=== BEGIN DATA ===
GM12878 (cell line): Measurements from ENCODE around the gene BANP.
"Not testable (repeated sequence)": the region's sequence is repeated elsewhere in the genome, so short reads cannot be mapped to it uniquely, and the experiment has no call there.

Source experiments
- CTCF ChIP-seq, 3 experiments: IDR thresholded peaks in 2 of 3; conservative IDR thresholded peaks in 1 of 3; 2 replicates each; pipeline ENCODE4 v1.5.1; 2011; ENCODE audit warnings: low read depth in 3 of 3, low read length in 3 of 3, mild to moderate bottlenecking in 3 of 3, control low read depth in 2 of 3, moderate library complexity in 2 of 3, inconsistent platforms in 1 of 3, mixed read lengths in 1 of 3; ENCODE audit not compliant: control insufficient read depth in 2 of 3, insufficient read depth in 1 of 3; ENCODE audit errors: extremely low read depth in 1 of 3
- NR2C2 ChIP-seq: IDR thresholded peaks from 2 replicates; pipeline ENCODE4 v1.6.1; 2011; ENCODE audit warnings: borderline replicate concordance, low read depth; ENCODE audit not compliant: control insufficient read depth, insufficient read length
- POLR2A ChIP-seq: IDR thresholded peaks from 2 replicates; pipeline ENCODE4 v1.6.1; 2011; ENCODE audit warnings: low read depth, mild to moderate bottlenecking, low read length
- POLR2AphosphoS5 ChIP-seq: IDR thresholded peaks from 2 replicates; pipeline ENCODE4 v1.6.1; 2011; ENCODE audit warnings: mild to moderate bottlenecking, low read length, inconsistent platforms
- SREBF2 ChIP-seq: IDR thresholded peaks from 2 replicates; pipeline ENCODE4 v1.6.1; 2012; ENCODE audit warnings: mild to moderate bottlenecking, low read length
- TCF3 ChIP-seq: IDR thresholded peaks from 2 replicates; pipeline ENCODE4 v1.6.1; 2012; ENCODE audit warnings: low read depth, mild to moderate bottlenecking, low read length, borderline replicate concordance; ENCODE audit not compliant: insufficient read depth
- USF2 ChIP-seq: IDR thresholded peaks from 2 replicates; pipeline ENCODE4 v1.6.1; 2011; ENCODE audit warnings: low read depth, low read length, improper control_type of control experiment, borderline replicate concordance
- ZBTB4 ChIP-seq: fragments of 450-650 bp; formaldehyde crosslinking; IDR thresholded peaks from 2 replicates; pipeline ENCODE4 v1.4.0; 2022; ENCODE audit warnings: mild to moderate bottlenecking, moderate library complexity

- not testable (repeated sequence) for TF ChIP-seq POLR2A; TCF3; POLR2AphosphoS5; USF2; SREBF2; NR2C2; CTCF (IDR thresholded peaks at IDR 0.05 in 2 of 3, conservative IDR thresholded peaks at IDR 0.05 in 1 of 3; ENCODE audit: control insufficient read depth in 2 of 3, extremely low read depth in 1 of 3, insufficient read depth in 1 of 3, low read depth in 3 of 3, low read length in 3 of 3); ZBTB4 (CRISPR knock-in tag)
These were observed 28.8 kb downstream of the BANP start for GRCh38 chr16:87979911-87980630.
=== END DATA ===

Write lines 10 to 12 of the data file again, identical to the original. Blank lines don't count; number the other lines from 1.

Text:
- USF2 ChIP-seq: IDR thresholded peaks from 2 replicates; pipeline ENCODE4 v1.6.1; 2011; ENCODE audit warnings: low read depth, low read length, improper control_type of control experiment, borderline replicate concordance
- ZBTB4 ChIP-seq: fragments of 450-650 bp; formaldehyde crosslinking; IDR thresholded peaks from 2 replicates; pipeline ENCODE4 v1.4.0; 2022; ENCODE audit warnings: mild to moderate bottlenecking, moderate library complexity

- not testable (repeated sequence) for TF ChIP-seq POLR2A; TCF3; POLR2AphosphoS5; USF2; SREBF2; NR2C2; CTCF (IDR thresholded peaks at IDR 0.05 in 2 of 3, conservative IDR thresholded peaks at IDR 0.05 in 1 of 3; ENCODE audit: control insufficient read depth in 2 of 3, extremely low read depth in 1 of 3, insufficient read depth in 1 of 3, low read depth in 3 of 3, low read length in 3 of 3); ZBTB4 (CRISPR knock-in tag)